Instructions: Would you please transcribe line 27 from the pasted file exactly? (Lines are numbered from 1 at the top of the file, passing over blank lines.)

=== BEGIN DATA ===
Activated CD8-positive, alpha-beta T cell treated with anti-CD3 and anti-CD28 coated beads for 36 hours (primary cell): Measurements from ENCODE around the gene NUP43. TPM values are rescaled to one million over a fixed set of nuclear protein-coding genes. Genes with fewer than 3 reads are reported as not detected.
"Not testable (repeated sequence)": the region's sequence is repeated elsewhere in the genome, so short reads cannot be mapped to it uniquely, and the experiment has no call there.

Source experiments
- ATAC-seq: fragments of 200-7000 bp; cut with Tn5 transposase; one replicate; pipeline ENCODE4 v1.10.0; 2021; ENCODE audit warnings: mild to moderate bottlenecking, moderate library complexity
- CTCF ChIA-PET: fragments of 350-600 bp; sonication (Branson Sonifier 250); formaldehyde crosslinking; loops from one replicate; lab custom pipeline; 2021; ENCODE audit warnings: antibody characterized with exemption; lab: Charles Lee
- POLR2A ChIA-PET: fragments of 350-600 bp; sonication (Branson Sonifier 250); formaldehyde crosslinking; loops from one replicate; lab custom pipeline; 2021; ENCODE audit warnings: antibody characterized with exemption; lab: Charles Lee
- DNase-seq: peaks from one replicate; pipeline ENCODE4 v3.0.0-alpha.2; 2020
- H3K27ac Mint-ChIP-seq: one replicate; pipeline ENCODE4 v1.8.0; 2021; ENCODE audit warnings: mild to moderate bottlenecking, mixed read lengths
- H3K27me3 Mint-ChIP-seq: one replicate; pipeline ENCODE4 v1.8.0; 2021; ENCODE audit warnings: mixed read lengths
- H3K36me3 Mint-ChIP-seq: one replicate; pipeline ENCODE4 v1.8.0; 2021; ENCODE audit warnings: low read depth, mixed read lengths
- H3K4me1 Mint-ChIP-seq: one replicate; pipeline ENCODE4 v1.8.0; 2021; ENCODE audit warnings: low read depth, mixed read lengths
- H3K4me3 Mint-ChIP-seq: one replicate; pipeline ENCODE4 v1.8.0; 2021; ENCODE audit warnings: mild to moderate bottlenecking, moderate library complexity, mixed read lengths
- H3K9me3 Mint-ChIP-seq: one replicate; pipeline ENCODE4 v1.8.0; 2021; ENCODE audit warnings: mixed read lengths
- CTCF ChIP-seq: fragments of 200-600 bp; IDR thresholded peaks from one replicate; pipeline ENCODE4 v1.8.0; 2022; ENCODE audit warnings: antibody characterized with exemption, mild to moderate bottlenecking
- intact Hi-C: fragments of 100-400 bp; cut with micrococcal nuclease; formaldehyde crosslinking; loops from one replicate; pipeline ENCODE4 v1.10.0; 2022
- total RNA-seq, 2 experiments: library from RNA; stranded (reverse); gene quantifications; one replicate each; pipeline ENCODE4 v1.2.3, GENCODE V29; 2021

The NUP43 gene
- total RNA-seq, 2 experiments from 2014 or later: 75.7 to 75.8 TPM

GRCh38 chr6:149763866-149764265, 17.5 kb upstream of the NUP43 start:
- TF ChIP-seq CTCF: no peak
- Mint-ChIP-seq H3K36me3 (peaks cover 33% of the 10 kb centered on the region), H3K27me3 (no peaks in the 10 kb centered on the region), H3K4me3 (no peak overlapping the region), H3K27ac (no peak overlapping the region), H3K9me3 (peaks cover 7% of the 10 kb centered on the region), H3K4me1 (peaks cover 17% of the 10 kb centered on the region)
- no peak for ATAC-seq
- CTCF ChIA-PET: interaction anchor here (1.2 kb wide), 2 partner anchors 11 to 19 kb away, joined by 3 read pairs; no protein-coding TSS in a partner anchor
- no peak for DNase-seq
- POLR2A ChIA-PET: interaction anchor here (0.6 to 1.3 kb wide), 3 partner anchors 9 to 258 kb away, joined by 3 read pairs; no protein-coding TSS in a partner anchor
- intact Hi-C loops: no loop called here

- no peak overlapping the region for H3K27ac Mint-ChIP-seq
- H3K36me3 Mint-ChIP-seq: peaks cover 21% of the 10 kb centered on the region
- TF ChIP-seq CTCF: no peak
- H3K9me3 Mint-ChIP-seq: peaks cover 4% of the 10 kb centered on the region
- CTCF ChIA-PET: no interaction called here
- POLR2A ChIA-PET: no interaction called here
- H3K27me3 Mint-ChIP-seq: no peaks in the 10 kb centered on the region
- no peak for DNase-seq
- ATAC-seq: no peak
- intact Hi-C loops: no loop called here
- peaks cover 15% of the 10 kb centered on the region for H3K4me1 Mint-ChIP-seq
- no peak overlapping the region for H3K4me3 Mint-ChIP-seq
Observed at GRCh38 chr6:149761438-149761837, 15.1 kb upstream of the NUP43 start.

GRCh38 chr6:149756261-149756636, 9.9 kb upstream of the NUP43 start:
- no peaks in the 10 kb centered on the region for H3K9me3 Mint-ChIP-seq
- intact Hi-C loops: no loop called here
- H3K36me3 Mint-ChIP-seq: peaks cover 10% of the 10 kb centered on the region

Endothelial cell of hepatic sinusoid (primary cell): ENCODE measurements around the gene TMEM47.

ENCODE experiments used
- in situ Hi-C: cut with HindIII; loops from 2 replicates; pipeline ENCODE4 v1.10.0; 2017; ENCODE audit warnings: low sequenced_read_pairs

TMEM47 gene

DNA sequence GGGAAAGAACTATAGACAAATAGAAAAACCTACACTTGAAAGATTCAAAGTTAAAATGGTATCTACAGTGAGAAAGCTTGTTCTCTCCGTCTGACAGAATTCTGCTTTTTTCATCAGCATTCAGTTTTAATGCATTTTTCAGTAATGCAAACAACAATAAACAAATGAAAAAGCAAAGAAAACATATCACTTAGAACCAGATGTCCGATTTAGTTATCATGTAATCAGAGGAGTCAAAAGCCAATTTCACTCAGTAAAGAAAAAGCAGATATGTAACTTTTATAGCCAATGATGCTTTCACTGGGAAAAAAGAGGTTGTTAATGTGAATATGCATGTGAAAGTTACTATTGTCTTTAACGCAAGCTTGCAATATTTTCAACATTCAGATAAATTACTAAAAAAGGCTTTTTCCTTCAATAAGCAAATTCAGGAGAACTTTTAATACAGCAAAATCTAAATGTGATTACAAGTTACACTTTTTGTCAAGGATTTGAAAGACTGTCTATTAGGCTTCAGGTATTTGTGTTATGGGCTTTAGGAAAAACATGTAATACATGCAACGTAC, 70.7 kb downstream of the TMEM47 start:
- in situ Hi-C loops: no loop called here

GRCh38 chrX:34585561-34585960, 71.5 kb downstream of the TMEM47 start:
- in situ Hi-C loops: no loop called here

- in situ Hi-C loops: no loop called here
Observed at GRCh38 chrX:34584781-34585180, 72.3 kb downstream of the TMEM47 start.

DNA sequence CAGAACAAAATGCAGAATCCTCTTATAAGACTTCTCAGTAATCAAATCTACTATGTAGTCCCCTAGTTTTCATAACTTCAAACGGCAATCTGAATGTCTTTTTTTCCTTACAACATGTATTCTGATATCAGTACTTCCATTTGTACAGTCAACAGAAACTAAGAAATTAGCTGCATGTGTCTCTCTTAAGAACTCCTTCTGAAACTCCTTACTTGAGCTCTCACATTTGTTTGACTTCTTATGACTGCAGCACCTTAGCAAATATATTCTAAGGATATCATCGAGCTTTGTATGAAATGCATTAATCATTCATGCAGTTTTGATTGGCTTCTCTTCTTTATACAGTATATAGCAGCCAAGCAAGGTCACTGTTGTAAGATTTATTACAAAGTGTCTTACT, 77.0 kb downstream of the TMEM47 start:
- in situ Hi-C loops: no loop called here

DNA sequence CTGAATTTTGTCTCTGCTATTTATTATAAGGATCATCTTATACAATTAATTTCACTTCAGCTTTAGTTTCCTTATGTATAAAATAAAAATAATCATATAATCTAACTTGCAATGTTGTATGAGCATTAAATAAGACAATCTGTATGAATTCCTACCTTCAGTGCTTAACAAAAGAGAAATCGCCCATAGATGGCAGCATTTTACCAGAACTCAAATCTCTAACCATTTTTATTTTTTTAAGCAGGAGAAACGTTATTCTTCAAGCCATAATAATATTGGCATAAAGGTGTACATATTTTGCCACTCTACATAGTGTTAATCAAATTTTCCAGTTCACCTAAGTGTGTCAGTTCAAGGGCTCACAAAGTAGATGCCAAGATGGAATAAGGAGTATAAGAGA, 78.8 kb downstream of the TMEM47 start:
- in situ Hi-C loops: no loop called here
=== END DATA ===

- no peak overlapping the region for H3K27ac Mint-ChIP-seq